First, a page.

Stacey Branchin, one of the founders of the Lewiston-based It Happened to Alexa Foundation, an organization that provides financial, emotional and advocacy on behalf of victims of sexual attacks, will speak at SUNY Buffalo State’s next “Take Back the Night” event Wednesday night in the Performing Arts Center at the college’s Rockwell Hall on Elmwood Avenue.
The event, which will also feature poetry readings, dance performances and other speakers, is free to the public and will begin at 7 p.m. Doors will open at 6:30 p.m.
Branchin and her husband, Tom, founded their organization to try to offset the costs for families traveling to support their victimized children during criminal trials of their attackers. The Branchins’ daughter was raped her freshman year at Boston University 13 years ago.
The “Take Back the Night” event has been hosted at Buffalo State since 1980 and this year coincides with government designation of April as Sexual Assault Awareness Month. For more information, call 878-4719.
- The Buffalo News, 4/13/15
April is Sexual Assault Awareness Month. Wednesday night, SUNY Buffalo State held a Take Back the Night event.
The evening featured poetry readings, performances and talks to help build awareness of sexual assault. The event has been hosted at the college since 1980.
Stacey Branchini, founder of the It Happened to Alexa Foundation, was the keynote speaker. Branchini's organization helps offset travel costs for families supporting a child during a criminal trial. She shared the story of her daughter's experience with sexual assault... and its aftermath.
"A man broke into her dormitory, took her at knife point and raped her several times," said Branchini. "She had to go through a horrendous month-long trial, head line news all over Boston and it was a big case. And we learned first hand how horrific it is for a victim to go through the criminal justice process. So, anything that we can do to ease that burden for other victims and also help there be fewer victims is very important to us."
- TWC News, 4/16/15
A mother spoke at Buffalo State Wednesday night as part of their “Take Back the Night” event.
She shared her powerful story about her daughter who was raped when she was a Freshman in college in Boston.
“Her first week at college a man broke into her dorm room, took her at knife point and raped her several times,” Stacey Branchini told the crowd at Buffalo State.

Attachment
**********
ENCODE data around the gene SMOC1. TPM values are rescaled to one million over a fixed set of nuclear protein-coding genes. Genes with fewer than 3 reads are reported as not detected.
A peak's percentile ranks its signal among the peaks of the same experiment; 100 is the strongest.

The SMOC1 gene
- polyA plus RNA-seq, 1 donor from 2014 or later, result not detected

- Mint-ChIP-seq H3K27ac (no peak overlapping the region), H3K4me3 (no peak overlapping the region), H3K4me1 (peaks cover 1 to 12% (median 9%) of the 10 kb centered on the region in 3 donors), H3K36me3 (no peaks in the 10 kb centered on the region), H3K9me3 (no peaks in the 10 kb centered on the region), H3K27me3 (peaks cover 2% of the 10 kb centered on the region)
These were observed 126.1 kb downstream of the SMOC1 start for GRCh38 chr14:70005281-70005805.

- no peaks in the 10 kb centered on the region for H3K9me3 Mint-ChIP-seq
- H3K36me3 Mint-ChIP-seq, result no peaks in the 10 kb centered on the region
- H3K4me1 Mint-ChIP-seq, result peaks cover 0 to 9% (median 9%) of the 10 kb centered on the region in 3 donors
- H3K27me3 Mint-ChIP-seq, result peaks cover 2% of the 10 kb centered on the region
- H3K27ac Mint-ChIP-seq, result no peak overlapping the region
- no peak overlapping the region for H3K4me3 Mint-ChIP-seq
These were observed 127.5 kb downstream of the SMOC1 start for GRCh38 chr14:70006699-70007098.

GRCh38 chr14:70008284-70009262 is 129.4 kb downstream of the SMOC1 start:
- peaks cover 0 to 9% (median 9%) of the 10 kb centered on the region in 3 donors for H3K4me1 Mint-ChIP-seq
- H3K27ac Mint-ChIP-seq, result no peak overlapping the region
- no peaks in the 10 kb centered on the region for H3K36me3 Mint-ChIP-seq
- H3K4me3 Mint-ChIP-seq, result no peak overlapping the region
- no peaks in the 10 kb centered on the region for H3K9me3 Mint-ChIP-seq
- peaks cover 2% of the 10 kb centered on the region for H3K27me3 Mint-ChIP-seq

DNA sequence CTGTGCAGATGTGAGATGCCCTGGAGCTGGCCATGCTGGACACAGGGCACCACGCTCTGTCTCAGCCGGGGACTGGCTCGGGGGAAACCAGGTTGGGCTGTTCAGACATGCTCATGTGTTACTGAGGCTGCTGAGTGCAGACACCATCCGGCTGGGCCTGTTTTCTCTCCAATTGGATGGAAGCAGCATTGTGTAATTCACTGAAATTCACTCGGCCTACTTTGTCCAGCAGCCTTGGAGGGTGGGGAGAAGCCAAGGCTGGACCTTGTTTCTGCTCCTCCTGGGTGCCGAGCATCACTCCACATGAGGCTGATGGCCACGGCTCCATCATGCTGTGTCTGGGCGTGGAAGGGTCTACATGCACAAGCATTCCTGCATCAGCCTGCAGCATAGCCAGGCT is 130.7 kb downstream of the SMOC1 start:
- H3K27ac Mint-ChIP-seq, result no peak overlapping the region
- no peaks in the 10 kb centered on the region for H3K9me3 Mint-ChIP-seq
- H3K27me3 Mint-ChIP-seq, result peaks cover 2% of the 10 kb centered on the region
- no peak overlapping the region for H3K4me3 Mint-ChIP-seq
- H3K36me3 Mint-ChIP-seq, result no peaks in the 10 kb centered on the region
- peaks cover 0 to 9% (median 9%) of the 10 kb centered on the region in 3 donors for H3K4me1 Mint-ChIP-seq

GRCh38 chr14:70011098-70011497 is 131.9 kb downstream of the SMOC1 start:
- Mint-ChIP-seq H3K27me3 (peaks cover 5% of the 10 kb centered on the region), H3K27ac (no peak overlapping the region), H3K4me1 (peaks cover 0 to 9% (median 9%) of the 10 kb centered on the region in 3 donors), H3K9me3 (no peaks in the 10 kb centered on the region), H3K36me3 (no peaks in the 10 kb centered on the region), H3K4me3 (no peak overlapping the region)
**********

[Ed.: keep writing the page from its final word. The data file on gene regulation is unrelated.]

Branchini was with her daughter during the trial and started a foundation called “It Happened to Alexa” to help other victims get the support they need to bring their attacker to justic.
The organization pays for families to travel during a criminal trial, just like Stacey and her husband did in 1999.
“We have some victims that are as small as 3, 4, 5 years old. This crime touches every age, every ethnicity, every gender; men get raped too and its very difficult to go into a courtroom and talk about such an intimate crime,” Alexa’s mother said.
People can get more information about the foundation at their website,ithappenedtoalexa.org.
- WIVB.COM, 4/16/2015
Hundreds of people gathered at Buffalo State College Wednesday to show support for victims and survivors of sexual assault.
They are fighting to stop sex assaults from happening on college campuses. It happened to Stacey Branchini's daughter, Alexis.
"He grabbed her by the throat, held a knife to her throat and raped her in the shower room and took her back to her room and raped her again," Branchini said.
Alexis, from Lewiston, was just barely 18 then. She was a freshman at Boston University, destroyed by the trauma and trial of her rapist.
"She said, 'Do you know how hard it is to get up there and talk about such an intimate crime and hope that people believe you?' It's very, very hard," Branchini said.
Branchini has since founded the "It Happened to Alexis Foundation," which raises money to help with victim's legal fees. She spoke at Buffalo State College's Take Back the Night event.
Masked faces danced across the stage. Each had a different color, showing sexual assault can happen to anyone, anywhere. Paula Madrigal coordinated this event.
"When students get into college and we start talking about these issues, it's uncomfortable, it's difficult and it's very challenging," Madrigal said.
But Buffalo State administrators are now having their own conversations, about the way they may have handled a complaint of sexual violence. The school has been under investigation by the federal government, along with more than 100 other schools, nationwide.
Buff State students now wear t-shirts, promoting consent.
"I can't say enough about the steps the school has been taking to make sure we are ahead of the eight ball and not behind it," Madrigal said.
"I think that it's time we all started being proactive about violence against women, period," Branchini said.
As for the Buff State investigation, the school president says they are cooperating with the feds, but believes they are in full compliance with regulations.
- WKBW, 4/16/15
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